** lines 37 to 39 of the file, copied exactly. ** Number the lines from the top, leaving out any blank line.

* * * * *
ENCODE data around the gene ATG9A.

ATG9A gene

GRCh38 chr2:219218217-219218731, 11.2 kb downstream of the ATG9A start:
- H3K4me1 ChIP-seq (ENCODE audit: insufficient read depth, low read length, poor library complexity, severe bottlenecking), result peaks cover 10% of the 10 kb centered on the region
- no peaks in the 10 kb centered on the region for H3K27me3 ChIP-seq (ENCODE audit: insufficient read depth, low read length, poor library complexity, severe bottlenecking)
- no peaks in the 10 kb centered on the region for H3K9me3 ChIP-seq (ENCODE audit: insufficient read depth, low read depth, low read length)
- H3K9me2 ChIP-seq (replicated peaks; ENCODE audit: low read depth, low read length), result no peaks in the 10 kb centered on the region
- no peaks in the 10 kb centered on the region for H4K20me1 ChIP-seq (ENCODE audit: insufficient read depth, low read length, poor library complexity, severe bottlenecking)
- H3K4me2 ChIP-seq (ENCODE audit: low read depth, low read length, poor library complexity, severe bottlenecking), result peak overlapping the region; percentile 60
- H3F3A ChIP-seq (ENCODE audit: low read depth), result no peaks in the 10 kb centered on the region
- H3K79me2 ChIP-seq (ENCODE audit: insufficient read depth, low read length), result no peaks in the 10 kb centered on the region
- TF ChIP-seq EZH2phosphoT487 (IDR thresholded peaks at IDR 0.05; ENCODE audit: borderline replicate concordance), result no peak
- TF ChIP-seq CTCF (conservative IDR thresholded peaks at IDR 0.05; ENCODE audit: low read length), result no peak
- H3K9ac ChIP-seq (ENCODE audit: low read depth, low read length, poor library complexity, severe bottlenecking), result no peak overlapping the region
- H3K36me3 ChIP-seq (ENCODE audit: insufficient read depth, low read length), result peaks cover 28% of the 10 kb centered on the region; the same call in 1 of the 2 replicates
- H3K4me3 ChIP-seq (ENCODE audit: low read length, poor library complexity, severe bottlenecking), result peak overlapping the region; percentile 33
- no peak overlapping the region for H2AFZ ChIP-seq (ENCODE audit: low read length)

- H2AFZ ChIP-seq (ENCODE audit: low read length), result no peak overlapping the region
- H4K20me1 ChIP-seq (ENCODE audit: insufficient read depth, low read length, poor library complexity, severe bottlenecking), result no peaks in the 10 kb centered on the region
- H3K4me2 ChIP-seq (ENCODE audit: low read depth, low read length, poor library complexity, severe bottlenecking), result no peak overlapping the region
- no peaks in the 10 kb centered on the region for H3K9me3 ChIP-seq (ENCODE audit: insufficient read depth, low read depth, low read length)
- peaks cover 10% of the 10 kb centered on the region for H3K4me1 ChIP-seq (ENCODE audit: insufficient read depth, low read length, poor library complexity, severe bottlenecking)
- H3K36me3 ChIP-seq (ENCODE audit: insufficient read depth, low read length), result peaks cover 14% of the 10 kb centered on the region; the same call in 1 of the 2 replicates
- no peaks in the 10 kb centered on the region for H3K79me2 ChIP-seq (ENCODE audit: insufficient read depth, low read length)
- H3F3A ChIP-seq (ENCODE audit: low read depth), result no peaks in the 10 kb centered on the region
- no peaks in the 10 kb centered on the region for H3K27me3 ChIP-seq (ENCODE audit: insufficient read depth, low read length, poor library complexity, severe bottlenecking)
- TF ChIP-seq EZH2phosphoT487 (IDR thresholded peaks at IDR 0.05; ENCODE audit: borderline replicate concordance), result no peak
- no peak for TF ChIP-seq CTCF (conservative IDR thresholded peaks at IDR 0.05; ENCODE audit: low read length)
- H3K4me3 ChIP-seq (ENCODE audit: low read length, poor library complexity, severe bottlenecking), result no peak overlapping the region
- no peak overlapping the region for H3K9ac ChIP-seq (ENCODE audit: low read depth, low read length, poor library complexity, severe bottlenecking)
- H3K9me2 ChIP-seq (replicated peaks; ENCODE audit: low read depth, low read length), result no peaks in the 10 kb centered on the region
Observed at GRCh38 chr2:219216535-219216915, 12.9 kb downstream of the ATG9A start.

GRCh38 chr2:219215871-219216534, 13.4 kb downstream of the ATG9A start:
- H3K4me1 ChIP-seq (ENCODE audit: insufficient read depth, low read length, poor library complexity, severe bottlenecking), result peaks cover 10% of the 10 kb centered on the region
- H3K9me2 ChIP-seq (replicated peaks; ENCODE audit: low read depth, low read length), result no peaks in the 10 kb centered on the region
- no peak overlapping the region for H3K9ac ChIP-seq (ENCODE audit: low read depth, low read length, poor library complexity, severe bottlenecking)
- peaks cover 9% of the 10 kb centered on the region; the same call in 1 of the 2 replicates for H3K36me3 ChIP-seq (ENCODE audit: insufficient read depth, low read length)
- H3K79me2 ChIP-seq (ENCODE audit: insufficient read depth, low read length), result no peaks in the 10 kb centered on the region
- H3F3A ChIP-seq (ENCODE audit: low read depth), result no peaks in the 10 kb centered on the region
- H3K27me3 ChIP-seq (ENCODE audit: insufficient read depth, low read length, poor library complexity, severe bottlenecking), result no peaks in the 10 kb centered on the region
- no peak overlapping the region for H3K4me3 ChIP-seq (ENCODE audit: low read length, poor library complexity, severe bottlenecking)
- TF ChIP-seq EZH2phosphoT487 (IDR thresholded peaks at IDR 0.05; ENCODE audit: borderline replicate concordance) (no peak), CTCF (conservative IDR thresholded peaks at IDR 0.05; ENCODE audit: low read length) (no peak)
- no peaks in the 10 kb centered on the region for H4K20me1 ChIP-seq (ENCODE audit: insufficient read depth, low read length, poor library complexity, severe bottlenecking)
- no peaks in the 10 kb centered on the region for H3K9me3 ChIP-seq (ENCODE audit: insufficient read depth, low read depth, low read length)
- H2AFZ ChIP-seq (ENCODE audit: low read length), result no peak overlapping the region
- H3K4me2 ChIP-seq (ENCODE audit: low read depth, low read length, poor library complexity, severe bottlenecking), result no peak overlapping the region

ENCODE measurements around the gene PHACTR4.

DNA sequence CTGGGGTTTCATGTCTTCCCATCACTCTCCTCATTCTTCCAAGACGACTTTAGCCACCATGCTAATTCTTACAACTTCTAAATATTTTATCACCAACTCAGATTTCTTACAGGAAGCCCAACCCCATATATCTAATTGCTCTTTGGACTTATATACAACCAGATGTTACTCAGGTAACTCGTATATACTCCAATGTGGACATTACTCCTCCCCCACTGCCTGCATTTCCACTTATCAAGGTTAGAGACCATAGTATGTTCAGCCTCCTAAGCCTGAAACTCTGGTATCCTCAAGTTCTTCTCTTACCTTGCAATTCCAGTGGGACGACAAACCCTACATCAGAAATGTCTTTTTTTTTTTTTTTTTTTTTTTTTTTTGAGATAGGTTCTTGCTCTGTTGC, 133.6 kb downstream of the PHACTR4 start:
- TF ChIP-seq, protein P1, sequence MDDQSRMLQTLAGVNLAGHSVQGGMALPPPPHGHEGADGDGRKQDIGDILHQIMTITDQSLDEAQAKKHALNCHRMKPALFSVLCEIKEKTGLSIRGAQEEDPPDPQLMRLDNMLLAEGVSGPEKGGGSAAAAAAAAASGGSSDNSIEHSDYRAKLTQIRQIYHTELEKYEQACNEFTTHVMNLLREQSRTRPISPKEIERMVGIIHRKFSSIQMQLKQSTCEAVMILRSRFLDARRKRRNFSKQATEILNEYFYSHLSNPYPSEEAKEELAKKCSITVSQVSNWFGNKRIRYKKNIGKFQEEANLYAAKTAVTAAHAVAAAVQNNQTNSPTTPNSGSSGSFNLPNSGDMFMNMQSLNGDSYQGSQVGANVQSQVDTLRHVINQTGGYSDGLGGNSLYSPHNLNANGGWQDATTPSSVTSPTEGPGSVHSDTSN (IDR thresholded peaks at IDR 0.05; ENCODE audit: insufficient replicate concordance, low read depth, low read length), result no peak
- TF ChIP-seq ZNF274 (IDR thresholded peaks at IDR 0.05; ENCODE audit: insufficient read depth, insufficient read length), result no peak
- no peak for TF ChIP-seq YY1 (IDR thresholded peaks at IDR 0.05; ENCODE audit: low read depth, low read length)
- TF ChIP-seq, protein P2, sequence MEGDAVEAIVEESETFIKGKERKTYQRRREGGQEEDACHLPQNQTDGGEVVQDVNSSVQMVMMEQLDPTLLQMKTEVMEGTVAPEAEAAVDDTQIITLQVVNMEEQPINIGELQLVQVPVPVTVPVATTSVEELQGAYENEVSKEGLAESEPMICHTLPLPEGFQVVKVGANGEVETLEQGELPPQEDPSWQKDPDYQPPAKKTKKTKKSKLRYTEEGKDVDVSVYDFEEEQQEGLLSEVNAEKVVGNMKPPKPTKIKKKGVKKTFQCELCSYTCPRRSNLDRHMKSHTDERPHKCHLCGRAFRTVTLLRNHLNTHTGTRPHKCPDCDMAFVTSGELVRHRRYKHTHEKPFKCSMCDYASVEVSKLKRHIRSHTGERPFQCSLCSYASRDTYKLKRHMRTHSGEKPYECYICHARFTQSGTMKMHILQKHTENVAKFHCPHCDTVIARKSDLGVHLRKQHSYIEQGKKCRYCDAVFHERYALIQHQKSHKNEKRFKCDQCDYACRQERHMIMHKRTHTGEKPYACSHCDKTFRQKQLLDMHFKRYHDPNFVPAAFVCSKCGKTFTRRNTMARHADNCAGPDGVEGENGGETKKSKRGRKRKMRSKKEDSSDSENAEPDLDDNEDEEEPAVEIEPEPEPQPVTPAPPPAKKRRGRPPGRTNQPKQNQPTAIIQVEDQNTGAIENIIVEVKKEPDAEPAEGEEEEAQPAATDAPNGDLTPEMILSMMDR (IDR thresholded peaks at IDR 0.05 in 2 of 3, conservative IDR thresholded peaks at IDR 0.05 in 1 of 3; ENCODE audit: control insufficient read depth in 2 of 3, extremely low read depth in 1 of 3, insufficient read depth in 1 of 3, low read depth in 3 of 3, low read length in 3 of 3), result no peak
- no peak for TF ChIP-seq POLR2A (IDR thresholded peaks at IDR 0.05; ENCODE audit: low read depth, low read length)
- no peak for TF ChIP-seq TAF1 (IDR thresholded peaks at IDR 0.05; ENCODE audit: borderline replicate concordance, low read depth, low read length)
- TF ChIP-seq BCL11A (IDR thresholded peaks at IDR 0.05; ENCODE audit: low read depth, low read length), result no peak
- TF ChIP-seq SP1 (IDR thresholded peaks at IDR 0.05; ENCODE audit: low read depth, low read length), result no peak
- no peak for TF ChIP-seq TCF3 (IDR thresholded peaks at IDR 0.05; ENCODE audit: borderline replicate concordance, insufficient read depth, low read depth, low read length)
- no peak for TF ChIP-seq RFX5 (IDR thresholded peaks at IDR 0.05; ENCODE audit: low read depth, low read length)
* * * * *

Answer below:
- peaks cover 9% of the 10 kb centered on the region; the same call in 1 of the 2 replicates for H3K36me3 ChIP-seq (ENCODE audit: insufficient read depth, low read length)
- H3K79me2 ChIP-seq (ENCODE audit: insufficient read depth, low read length), result no peaks in the 10 kb centered on the region
- H3F3A ChIP-seq (ENCODE audit: low read depth), result no peaks in the 10 kb centered on the region